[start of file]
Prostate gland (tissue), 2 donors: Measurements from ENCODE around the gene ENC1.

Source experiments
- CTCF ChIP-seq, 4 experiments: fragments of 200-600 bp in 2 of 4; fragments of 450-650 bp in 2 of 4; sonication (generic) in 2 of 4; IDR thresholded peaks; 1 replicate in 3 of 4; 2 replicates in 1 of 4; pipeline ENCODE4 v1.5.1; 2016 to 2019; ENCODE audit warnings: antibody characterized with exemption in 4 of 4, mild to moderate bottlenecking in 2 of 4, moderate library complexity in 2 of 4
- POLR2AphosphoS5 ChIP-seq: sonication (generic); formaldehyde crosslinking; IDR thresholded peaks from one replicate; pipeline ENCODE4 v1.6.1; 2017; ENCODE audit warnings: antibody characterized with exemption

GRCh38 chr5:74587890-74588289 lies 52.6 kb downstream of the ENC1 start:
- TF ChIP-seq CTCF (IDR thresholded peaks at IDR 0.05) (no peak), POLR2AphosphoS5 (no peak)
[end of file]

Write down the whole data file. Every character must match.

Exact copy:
Prostate gland (tissue), 2 donors: Measurements from ENCODE around the gene ENC1.

Source experiments
- CTCF ChIP-seq, 4 experiments: fragments of 200-600 bp in 2 of 4; fragments of 450-650 bp in 2 of 4; sonication (generic) in 2 of 4; IDR thresholded peaks; 1 replicate in 3 of 4; 2 replicates in 1 of 4; pipeline ENCODE4 v1.5.1; 2016 to 2019; ENCODE audit warnings: antibody characterized with exemption in 4 of 4, mild to moderate bottlenecking in 2 of 4, moderate library complexity in 2 of 4
- POLR2AphosphoS5 ChIP-seq: sonication (generic); formaldehyde crosslinking; IDR thresholded peaks from one replicate; pipeline ENCODE4 v1.6.1; 2017; ENCODE audit warnings: antibody characterized with exemption

GRCh38 chr5:74587890-74588289 lies 52.6 kb downstream of the ENC1 start:
- TF ChIP-seq CTCF (IDR thresholded peaks at IDR 0.05) (no peak), POLR2AphosphoS5 (no peak)